CHIMEBELE & ANOR v EDEH & ORS

CHIMEBELE & ANOR v EDEH & ORS

IN THE COURT OF APPEAL
IN THE OWERRI JUDICIAL DIVISION
HOLDEN AT OWERRI

ON THURSDAY, 23RD MARCH, 2017


Appeal No: CA/OW/189/2014
CITATION:

Before Their Lordships:

MASSOUD ABDULRAHMAN OREDOLA, JCA

ITA GEORGE MBABA, JCA

TUNDE OYEBANJI AWOTOYE, JCA


BETWEEN

EZE OKOYE CHIMEBELE
EL-JOY GLOBAL INVESTMENT LTD

(APPELLANTS)

AND

MR. TOCHUKWU EDEH
COMMISSIONER OF POLICE (ABIA STATE)
SUPOL DONATUS AKPAR (D.P.O. C.P.S., ABA)

(RESPONDENTS)


PRONOUNCEMENTS


A. EVIDENCE
1. Affidavit Evidence – Effect of unchallenged facts in an affidavit
Effect of uncontroverted facts in an affidavit

“It is instructively significant to note, that in the instant case, the 1st Respondent deposed in Paragraphs 18 – 25 of his affidavit in support of the motion on notice, that the 1st Appellant personally brought two plain clothed Policemen on a pre-arrangement and somewhat directed them to arrest him. This fact was not denied in the Appellants’ counter-affidavit, thus, it is deemed admitted.” Per OREDOLA, JCA read in context

B. TORT
2. False Imprisonment – Procedure for deciding whether an arrest was made based on reasonable suspicion
Test to determine whether an arrest is based on reasonable suspicion

“The Supreme Court, per Lewis, JSC in the case of Oteri v. Okorodudu & Anor. (1970) ALL N.L.R. 199, (1970) LPELR-2824; succinctly enunciated on the proper procedure for determining whether a person was arrested based on reasonable suspicion, wherein the erudite jurist pronounced at pages 13 -15 as follows:

“In our view the test to be applied, with the onus of proof on a defendant seeking to justify his conduct, was laid down in 1938 by Tindal, C. J. in Allen v. Wright 8 Car. and P. 522 where he said that it must be that of a reasonable person acting without passion and prejudice.

The matter must be looked at objectively, and in the light of the facts known to the defendant at the time, not on subsequent facts that may come to light as is shown by Wright v. Sharp (1947) L. T. 308. Lord Wright in McArdle v. Egan (1933) ALL E. R. Rep. 611 at 613 showed that the responsibility is ministerial and not judicial when he said:-“It has to be remembered that Police Officers, in determining whether or not to arrest, are not finally to decide the guilt or innocence of the person arrested. Their functions are not judicial, but ministerial.”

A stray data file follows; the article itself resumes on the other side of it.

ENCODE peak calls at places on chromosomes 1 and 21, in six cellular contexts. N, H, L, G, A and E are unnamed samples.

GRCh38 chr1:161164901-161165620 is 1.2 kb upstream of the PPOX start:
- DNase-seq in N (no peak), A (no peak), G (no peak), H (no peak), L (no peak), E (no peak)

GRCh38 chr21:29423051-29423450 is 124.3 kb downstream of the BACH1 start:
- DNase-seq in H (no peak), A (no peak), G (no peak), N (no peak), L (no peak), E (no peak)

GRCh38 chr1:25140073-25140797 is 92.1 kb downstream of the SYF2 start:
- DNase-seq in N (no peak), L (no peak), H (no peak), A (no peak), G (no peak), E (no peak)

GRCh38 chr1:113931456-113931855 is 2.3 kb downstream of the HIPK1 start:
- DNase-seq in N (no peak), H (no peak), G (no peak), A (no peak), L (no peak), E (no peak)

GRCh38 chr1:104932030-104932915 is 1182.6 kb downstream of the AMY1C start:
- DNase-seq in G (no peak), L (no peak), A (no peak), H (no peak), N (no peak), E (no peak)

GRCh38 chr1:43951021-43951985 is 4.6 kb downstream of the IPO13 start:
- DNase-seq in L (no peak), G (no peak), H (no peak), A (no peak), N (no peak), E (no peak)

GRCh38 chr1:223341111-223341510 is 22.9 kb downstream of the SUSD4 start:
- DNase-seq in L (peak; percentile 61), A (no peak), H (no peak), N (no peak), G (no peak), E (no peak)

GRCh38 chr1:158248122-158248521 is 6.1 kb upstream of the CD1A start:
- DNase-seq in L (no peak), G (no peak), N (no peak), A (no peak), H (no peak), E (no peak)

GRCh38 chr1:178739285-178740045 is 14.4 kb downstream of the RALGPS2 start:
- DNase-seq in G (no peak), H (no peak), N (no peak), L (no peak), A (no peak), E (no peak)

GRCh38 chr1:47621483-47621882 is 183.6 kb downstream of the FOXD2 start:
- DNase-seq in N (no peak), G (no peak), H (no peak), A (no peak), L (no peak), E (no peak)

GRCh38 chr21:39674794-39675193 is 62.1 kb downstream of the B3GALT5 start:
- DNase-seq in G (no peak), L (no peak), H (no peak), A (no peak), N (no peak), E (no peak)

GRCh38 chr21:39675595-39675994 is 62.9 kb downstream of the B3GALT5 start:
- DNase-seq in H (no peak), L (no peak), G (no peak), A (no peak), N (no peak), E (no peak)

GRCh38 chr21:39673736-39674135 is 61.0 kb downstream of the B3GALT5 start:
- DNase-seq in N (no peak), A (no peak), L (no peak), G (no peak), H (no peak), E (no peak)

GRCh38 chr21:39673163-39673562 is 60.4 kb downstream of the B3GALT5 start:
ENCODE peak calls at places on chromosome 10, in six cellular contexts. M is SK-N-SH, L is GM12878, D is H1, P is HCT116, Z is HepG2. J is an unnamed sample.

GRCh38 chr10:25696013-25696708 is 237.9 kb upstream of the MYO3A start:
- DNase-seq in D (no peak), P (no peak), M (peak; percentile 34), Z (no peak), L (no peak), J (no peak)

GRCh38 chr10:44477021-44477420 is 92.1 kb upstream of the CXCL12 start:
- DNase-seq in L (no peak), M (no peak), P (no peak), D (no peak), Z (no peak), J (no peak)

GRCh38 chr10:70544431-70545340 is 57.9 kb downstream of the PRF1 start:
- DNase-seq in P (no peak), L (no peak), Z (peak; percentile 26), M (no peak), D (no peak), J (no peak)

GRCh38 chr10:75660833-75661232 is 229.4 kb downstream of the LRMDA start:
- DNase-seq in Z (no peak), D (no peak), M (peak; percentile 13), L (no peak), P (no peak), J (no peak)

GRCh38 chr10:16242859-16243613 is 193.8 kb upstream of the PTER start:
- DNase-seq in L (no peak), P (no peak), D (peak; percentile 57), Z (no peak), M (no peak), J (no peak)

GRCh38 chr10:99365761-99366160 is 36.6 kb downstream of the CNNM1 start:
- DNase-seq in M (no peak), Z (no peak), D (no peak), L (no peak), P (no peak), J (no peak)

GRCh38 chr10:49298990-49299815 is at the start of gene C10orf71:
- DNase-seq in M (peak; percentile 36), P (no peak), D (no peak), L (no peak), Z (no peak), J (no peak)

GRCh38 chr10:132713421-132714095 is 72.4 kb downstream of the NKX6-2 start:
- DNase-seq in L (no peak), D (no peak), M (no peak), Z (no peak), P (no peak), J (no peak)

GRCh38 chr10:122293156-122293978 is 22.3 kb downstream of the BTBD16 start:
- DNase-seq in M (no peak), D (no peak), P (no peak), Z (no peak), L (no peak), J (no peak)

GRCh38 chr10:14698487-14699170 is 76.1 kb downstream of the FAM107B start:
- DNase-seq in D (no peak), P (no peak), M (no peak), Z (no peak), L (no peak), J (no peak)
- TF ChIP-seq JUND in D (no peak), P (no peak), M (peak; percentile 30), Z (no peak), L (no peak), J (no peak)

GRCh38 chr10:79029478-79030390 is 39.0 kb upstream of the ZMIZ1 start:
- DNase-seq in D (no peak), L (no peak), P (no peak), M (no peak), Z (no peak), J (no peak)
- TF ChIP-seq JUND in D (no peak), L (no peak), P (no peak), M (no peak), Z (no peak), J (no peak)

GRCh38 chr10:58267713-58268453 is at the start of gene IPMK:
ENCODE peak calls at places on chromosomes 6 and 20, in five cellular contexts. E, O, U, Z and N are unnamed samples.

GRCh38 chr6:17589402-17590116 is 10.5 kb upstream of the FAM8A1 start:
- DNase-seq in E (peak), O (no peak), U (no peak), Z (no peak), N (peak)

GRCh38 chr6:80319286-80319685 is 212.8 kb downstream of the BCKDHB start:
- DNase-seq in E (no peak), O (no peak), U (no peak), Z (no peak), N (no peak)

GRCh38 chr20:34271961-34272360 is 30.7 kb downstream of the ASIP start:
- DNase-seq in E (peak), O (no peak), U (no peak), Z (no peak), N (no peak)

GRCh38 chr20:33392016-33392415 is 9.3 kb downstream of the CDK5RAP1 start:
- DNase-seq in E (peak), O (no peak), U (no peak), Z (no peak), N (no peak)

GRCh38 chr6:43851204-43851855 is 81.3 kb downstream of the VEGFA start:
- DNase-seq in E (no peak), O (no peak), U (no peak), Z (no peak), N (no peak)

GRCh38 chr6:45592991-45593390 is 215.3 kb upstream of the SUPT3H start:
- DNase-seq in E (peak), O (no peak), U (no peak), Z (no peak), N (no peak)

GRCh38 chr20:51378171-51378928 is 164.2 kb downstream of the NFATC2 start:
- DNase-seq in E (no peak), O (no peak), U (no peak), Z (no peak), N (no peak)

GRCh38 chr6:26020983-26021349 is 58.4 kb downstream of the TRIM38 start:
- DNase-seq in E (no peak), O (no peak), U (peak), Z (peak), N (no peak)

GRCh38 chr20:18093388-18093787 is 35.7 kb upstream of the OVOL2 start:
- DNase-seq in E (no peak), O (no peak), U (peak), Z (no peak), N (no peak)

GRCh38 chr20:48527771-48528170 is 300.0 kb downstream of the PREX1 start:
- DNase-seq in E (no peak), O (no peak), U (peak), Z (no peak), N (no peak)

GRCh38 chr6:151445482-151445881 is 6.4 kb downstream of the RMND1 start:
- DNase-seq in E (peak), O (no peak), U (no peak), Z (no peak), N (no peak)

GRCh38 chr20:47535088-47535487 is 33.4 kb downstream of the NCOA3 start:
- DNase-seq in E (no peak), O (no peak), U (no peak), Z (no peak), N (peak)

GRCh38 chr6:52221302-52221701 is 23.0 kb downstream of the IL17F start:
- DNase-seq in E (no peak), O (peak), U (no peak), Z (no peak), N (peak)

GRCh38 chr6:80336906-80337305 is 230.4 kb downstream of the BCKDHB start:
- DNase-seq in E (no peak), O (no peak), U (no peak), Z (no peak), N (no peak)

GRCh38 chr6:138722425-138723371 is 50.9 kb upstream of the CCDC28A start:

We would also refer to the judgment of Diplock, L. J. (as he then was) in Dallison v. Caffrey (1965) I Q. B. 348 as to the question of reasonableness in a case involving both false imprisonment and malicious prosecution where at page 371 he said:-“One word about the requirement that the arrestor or prosecutor should act honestly as well as reasonably. In this context it means no more than that he himself at the time believed that there was reasonable and probable cause, in the sense that I have defined it above, for the arrest or for the prosecution, as the case may be. The test whether there was reasonable and probable cause for the arrest or prosecution is an objective one, namely, whether a reasonable man, assumed to know the law and possessed of the information which in fact was possessed by the defendant, would believe that there was reasonable and probable cause. Where that test is satisfied, the onus lies on the person who has been arrested or prosecuted to establish that his arrestor or prosecutor did not in fact believe what ex hypothesis he would have believed had he been reasonable (see Herniman v. Smith (1938) A. C. 305, 316 per Lord Atkin). In the nature of things this issue can seldom seriously arise.”